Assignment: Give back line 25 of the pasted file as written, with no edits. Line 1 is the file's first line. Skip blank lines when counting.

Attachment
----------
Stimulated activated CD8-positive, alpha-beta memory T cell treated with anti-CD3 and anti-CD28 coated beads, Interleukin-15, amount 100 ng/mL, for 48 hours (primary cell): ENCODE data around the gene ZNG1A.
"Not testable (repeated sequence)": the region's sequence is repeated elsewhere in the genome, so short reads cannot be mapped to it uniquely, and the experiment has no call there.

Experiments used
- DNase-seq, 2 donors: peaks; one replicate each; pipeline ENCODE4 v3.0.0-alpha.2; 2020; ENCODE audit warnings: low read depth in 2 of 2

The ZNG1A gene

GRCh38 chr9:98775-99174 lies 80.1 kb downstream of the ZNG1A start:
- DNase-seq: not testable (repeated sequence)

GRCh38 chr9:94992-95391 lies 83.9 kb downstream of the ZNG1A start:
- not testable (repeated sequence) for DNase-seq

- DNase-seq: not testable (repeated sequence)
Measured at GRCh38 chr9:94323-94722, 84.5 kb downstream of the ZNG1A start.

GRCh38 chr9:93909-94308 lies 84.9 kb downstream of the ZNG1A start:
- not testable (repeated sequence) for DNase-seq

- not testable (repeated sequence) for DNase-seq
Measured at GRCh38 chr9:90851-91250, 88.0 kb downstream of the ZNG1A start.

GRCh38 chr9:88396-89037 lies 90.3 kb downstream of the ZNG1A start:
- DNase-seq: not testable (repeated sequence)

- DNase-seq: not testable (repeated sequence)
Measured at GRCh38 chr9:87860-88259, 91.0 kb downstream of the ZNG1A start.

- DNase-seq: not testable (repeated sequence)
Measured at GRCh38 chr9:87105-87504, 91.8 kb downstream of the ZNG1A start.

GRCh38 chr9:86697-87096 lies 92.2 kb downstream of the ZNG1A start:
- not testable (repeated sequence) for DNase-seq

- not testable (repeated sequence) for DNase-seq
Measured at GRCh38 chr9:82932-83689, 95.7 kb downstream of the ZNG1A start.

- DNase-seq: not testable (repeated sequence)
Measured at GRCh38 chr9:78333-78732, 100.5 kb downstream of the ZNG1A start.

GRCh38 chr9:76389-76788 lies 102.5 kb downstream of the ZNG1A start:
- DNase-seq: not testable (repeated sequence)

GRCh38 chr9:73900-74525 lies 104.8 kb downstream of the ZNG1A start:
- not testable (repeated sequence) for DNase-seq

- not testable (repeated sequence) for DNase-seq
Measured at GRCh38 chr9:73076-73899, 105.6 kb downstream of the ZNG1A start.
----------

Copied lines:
Measured at GRCh38 chr9:82932-83689, 95.7 kb downstream of the ZNG1A start.